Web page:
That's artifact of Mech Piloting, because it betrays the belief that you can't get shit done without moving some mechanical lever or another. All that is actually required is that the Game Master have sufficient familiarity with the source material to present the environment appropriately and make rulings consistent with the spirit therein. You don't need a rule to handle it; you need a dude to say "No, that's not how it's done here, get over it."

That world-hopping thing I mention above? What I say applies no matter how you take that. It's valid as literal world-hopping during a game, or as metaphorical world-hopping where the same group plays games in each world using the exact same ruleset. While I can do this with D&D's earlier editions, other publishers built business models around this concept (Palladium, HERO).) and all that a Game Master has to do is decide what content is allowed for players use. (A D&D game in Barsoom has no Dwarves, Elves, or Halflings.)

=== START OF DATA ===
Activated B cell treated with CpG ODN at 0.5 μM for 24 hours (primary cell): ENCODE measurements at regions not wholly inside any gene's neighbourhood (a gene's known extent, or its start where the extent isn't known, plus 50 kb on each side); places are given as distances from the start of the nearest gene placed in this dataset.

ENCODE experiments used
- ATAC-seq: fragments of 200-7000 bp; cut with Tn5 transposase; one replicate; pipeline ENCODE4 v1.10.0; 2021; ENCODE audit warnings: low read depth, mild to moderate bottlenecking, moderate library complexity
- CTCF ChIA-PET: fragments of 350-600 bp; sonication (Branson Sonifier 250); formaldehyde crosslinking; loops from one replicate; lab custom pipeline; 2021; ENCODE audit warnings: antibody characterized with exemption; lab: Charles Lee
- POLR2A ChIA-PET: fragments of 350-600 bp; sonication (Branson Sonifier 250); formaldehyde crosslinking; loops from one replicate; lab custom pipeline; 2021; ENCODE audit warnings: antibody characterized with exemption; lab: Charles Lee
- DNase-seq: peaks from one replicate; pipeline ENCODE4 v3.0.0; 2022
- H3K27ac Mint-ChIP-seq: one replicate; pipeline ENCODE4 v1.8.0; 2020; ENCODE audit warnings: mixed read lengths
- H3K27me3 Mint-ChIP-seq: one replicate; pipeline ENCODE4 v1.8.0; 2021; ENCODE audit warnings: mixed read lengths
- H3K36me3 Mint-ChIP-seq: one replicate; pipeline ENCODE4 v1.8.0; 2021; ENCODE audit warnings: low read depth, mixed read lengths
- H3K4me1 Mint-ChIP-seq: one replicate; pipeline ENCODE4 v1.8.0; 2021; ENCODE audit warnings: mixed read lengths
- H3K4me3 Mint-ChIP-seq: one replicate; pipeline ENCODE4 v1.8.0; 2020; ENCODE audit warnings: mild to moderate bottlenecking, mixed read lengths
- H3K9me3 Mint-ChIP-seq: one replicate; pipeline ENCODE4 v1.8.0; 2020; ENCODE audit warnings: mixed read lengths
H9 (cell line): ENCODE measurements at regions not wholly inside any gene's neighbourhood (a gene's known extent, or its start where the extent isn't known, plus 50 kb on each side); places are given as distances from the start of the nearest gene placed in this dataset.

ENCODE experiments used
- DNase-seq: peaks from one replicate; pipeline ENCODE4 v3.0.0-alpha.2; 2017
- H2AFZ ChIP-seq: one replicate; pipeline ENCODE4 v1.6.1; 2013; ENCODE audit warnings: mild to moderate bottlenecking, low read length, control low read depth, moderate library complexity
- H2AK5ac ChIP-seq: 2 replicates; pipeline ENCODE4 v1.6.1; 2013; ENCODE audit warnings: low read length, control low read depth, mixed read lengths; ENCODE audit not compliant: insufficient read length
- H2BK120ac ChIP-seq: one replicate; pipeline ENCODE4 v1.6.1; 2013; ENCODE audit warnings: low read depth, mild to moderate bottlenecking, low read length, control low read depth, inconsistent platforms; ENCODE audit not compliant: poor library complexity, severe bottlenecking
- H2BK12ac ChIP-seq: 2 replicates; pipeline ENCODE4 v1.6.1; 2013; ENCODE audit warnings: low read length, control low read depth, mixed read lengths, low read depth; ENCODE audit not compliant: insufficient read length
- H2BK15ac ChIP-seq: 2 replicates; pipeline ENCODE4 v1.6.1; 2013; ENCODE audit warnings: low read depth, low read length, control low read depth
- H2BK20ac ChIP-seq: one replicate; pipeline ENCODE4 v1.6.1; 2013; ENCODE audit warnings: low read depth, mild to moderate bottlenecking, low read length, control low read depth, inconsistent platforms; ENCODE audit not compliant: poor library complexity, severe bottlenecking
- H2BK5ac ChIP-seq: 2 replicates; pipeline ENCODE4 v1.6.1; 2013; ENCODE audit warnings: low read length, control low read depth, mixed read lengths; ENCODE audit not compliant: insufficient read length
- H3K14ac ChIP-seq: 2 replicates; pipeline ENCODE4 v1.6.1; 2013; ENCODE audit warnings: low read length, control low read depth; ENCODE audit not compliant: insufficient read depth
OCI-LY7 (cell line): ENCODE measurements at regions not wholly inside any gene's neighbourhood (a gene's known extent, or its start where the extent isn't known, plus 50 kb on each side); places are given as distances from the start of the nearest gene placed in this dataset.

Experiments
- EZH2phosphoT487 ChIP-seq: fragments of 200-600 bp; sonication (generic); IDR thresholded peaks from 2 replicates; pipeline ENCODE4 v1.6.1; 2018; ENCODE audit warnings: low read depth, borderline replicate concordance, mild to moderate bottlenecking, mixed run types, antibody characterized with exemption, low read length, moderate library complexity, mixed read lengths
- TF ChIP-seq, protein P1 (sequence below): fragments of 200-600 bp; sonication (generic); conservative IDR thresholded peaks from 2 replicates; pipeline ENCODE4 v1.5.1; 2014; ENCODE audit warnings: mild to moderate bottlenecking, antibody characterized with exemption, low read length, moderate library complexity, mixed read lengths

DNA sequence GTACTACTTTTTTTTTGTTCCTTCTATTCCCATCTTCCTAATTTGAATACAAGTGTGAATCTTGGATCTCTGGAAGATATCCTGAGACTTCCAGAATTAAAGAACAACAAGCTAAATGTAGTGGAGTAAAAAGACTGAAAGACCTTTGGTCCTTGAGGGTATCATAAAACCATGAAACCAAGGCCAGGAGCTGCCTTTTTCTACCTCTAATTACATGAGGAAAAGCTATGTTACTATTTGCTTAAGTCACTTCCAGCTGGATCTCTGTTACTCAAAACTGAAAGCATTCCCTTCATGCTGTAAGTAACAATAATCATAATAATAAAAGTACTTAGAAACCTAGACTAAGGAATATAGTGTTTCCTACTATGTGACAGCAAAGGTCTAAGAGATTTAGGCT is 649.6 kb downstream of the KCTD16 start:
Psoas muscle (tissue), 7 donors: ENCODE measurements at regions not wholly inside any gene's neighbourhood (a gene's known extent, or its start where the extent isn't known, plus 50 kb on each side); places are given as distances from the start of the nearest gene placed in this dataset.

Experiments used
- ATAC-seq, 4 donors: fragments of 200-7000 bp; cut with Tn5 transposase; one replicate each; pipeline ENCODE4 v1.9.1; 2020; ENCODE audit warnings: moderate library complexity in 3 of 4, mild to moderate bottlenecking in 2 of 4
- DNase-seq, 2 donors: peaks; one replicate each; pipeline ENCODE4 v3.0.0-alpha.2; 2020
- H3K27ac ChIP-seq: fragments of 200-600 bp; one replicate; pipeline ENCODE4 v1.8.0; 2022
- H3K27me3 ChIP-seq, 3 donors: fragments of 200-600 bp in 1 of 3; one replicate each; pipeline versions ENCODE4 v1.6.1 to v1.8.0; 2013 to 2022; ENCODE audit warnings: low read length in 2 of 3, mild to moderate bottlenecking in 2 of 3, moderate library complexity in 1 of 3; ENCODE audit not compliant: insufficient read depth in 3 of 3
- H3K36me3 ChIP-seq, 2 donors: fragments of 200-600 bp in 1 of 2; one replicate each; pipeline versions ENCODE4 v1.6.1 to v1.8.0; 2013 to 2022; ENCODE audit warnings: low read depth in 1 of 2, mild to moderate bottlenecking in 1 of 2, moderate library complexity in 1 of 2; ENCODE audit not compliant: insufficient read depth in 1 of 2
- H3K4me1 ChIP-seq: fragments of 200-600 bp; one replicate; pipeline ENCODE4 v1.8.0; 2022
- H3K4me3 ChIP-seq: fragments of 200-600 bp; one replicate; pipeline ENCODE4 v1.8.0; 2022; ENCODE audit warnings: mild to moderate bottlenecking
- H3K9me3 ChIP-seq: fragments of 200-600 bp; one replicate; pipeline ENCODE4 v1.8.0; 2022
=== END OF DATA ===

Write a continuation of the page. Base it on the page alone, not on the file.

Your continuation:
How you roll your man, how your man operates in the environment, combat and recovery, etc.- all the same from game to game and setting to setting. One game can satisfy your gaming needs and wants for the rest of your days if you just let go of the Mech Piloting bullshit- which is why that gets pushed so hard by publishers seeking to exploit that psychology for their commercial benefit. That Game Master is the strength of the tabletop RPG medium; embrace that shit, and the hobby- and let the industry collapse into a pile of ashes and dust.